This is Mark Rothko's painting, "White Center."
It was bought by Southeby's, the global art auction house, for $72.8 million, a record price for a contemporary American painting. And right now, Rothko's life is being dramatized on Broadway, in a play called "Red."
I've stared at the "White Center" painting. I've looked at Rothko's other abstract paintings. I am an artist/writer/playwright choreographer (and paint as a hobby, but I don't paint boxes, stripes, or patterns, nor do I create abstract plays, novels, or choreography). Nothing that I've created relates to Mark Rothko.
He's been crowned by the art world as a master of abstract impressionism. People I know and admire, LOVE his work.
His paintings seem to be echoes of each other.
Here are three of them.
I have to say that I don't feel much of anything when I look at these pictures. But that's just me, Em the Artist, not in tune with popular opinion. My stuff has been praised by critics and also "bombed" by them. When I danced at the International Festival Du Cologne I was booed -- an experience that could have thoroughly discouraged me, but ... it didn't. Perhaps, because of those boos, I'm sort of fearless -- critics, reviews, award winners who get Grammy's, Oscars, Tony's, even Pulitzer Prizes don't impress me unless I am moved by what I see or feel.
Mark Rothko said, "The fact that people break down and cry when confronted with my pictures shows that I can communicate those basic human emotions. The people who weep before my pictures are having the same religious experience I had when painting them. And if you say you are moved only by their color relationships, then you miss the point."
He sounds arrogant (but I don't think it's arrogance -- it's self belief). The years this man spent over each canvas, every single detail, every daub -- when you work on a canvas, (or a choreography, or book, for a year or two or ten) it is you -- heart, soul, bones, skin, blood.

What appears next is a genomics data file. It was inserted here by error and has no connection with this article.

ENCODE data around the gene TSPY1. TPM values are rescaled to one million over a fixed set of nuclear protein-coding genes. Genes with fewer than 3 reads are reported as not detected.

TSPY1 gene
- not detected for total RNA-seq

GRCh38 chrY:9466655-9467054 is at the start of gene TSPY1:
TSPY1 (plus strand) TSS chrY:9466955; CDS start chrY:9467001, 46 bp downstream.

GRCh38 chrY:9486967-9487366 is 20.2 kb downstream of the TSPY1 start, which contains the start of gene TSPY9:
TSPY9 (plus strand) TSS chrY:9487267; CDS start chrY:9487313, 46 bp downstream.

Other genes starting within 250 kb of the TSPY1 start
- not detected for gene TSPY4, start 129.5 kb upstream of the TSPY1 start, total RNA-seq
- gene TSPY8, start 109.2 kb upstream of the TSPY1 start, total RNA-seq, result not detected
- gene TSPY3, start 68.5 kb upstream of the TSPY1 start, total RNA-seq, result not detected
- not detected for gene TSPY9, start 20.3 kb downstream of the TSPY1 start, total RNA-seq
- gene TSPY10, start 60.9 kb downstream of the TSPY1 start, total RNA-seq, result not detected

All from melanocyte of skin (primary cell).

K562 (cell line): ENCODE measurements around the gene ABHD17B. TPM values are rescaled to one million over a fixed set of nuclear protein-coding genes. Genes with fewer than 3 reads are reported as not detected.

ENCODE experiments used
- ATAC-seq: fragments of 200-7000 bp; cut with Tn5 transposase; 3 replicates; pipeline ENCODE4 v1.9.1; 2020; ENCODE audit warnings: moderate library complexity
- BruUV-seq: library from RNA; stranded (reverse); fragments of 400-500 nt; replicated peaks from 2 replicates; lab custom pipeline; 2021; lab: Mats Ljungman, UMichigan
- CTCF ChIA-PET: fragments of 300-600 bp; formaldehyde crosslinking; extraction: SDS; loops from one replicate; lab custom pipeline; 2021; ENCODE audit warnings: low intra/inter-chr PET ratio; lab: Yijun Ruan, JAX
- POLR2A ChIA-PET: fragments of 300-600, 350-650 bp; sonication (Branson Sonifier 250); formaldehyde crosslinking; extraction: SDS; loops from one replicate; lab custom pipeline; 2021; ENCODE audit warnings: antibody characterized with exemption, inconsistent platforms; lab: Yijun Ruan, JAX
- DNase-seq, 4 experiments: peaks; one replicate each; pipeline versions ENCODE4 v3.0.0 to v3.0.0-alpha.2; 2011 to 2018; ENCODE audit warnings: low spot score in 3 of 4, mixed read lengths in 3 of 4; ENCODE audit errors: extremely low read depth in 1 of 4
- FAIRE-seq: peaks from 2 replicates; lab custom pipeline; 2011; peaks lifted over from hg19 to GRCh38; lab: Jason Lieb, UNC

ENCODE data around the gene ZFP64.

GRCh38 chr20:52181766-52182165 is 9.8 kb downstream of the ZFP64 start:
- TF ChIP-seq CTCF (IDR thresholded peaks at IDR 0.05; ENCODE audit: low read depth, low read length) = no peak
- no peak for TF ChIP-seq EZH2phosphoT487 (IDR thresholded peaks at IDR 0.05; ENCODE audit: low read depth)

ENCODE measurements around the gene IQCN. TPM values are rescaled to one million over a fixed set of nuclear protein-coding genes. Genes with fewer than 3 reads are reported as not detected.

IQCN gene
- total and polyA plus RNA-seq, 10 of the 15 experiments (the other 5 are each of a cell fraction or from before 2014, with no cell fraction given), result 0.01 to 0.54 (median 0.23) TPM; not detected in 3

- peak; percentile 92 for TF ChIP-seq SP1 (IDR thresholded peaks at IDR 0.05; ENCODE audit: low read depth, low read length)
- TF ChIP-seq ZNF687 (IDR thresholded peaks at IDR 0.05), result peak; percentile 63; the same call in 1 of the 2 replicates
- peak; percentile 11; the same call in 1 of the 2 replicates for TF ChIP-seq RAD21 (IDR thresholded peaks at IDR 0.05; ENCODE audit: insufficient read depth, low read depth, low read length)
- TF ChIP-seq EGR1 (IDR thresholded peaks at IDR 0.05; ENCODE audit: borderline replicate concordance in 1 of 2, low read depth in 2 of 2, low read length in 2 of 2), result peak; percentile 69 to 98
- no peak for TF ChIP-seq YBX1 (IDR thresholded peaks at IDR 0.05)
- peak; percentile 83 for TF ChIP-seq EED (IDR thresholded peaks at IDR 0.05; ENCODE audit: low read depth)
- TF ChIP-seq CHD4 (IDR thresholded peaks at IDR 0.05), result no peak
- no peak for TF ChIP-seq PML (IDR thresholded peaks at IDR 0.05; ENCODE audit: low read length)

Struggling with poverty all his life, Rothko, according to Art Critic Cathleen McGuigan, "... was the last in a line of angst-ridden soul-searching artists who had a love-hate relationship with success."
The last of the angst ridden? Let me name drop -- I've had friendly chats about this with Martha Graham, Alwin Nikolais, Hanya Holm, Valerie Bettis, Merce Cunningham, George Balanchine -- yes, and also Paul Taylor, Twyla Tharpe and writers and playwrights. For me, it's a fact -- every artist, young and just starting out, or old, over-the-hill, has a love-hate relationship with success.
When Rothko finally got his first big, money-making commission, he agonized over it, but painted a series of murals for the Four Seasons Restaurant in New York City. Hating the sight of them hanging in those glamorous surroundings, he gave back the money and removed his murals saying, "I hope to ruin the appetite of every son-of-a-bitch who eats there." These words, an actual quote, are in the play, "Red," at Broadway's Golden theater.
Actor Alfred Molina may win the Tony for his portrayal of Rothko in "Red." The playwright, John Logan, has also been nominated. Altogether the play has been nominated for 14 awards.
Is it because of the terrific actor, the well-written play, or the powerful story of an artist who worked all his life for recognition -- fame and fortune -- and threw it away?
Probably, and perhaps, even more importantly, the play conveys the process of acquiring a craft, learning to DO your art -- which is learning to face yourself, confront why am I alive, what purpose does my life serve? (Asking and trying to answer those unanswerable questions is what I've been doing most of my life.)
Here's a picture of Mark Rothko.
In 1970 he killed himself,
cut open his wrists,
when he was sixty-six.
No. I am not moved by his paintings. They are not my cup of tea. But I'm moved, thinking about Rothko the man, the artist working, struggling, evolving, and succeeding -- yet overwhelmed by his drive to succeed -- ending his life.